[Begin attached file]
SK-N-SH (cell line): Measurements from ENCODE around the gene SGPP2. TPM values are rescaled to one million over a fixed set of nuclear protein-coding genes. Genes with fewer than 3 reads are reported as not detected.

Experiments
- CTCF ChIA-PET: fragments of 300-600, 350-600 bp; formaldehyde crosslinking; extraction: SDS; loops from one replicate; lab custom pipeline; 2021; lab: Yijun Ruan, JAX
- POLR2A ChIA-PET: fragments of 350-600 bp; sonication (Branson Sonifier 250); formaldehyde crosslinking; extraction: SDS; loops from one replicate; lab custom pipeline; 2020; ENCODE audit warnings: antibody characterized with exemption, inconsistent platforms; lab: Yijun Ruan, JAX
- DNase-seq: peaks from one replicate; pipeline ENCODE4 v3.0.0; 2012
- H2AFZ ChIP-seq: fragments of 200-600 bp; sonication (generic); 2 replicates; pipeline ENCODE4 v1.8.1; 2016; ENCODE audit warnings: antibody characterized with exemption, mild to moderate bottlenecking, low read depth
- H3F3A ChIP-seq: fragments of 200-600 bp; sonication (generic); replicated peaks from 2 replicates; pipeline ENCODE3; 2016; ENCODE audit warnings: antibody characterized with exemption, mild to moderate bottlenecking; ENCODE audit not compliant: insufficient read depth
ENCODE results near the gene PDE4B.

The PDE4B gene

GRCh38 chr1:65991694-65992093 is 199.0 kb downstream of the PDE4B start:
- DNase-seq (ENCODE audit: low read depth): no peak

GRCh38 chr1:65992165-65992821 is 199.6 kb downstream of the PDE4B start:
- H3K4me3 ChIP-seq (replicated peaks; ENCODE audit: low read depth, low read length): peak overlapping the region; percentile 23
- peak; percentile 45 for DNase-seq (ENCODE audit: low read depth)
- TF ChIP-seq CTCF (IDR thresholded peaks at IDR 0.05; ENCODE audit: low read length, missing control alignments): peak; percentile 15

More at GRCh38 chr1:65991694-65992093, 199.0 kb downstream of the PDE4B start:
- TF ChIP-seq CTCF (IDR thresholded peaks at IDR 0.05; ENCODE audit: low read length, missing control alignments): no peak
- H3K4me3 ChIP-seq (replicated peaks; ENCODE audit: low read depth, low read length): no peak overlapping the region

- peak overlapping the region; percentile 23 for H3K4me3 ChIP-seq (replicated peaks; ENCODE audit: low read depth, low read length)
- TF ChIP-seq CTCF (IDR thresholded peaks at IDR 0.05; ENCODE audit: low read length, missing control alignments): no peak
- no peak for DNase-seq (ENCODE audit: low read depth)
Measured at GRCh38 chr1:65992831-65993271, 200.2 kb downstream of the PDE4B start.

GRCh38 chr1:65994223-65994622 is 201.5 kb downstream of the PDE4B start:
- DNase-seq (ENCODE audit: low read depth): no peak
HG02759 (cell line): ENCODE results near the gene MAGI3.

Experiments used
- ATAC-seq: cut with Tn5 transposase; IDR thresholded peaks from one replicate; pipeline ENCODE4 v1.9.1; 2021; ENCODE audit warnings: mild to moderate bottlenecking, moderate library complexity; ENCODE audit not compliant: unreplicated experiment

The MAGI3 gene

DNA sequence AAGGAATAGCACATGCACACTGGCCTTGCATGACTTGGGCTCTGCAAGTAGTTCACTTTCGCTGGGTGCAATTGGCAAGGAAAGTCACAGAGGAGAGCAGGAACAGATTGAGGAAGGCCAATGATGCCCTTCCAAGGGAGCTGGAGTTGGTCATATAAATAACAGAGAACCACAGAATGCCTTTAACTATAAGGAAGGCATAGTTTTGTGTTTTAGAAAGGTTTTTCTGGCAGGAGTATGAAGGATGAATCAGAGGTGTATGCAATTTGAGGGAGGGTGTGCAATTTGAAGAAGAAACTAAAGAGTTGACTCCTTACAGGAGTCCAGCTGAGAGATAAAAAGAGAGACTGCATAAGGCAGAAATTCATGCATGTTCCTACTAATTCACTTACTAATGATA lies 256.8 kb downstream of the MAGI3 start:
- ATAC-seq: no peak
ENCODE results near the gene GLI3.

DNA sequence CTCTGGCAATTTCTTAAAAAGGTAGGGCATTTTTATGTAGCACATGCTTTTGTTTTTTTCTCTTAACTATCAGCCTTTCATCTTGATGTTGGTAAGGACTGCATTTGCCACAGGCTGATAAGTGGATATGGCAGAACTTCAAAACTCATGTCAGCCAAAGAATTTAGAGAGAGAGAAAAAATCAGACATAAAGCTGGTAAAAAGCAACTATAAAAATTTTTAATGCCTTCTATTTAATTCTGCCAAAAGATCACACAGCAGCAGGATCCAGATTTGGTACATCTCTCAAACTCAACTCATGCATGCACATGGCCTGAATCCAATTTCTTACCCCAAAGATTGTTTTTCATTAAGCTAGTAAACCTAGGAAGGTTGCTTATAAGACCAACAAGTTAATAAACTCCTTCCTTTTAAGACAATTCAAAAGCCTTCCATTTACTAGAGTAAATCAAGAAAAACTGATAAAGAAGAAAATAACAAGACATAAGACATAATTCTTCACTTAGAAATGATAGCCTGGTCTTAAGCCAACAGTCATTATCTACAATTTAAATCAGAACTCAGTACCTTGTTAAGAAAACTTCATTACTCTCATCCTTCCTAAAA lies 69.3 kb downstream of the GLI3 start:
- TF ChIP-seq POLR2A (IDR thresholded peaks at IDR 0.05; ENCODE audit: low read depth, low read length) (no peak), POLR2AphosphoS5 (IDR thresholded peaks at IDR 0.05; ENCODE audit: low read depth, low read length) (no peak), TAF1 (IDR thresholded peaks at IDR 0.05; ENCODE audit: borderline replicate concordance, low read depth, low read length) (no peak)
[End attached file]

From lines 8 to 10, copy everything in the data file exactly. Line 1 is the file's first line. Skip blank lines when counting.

ENCODE results near the gene PDE4B.

The PDE4B gene

GRCh38 chr1:65991694-65992093 is 199.0 kb downstream of the PDE4B start: